Health

New Cancer Vaccine Tested 100% Successful In Treating Mice With Aggresive Melanoma

A new cancer vaccine, which when used in combination to another immunotherapy drug, has shown a stunning 100 percent success rate in treating melanoma in mice

In a major breakthrough, medical researchers have developed a new cancer vaccine, which when used in combination with another immunotherapy drug, has shown a stunning 100 percent success rate in treating melanoma in mice.

As part of the study, a team of researchers from Scripps Research Institute in California and the University of Texas Southwestern Medical Center gave a cancer immunotherapy drug called anti-PD-L1 to 24 mice with a particularly aggressive form of melanoma. The role of anti-PD-L1 is to prevent tumor cells from attacking their immune systems.

The researchers screened around 100,000 compounds to find out which compound would boost the effectiveness of the cancer immunotherapy drug. They eventually found a chemical called Diprovocim, which works to enhance the body’s immune response.

To check its effectiveness, the team divided the mice into three groups. One group was given the cancer vaccine with Diprovocim, one was given the vaccine with an alternative adjuvant called alum, and the third group was only given the vaccine.

After a period of 54 days, the researchers found that there was a 100 percent survival rate for mice that received both the vaccine and the Diprovocim, 25 percent for mice administered the vaccine and alum, and 0 percent in those that only received the vaccine.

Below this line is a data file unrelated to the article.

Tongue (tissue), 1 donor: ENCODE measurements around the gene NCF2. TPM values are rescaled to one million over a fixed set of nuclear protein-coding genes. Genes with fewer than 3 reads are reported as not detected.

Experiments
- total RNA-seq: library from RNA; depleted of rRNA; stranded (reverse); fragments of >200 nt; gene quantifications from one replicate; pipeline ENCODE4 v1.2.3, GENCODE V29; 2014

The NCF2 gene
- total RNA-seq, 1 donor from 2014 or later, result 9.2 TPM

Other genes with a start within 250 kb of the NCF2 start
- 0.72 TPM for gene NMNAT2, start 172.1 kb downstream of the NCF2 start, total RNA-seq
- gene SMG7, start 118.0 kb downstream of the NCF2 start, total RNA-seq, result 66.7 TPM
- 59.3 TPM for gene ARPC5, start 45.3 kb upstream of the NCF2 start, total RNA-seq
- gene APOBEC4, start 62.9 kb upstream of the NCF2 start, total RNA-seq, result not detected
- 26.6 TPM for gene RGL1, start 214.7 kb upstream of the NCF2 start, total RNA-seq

“This co-therapy produced a complete response – a curative response – in the treatment of melanoma,” said study co-leader Professor Dale Boger from the Scripps Research Institute. “Just as a vaccine can train the body to fight off external pathogens, this vaccine trains the immune system to go after the tumor.”

Dr. Boger said that the team was excited to see the vaccine working simultaneously with a cancer immunotherapy like anti-PD-L1. Notably when the researchers tried to re-establish the tumors in the same group of mice, “it wouldn’t take,” Boger said. “The animal is already vaccinated against it.”

The research team is looking forward to further test the Diprovocium-boosted vaccine, and check how it might work in combination with other therapies.

The new cancer vaccine research study has been published in Proceedings of the National Academy of Sciences.

Caroline Finnegan

A professionnal journalist for the past ten years, I cover global news and economic affairs for The Chief Observer.

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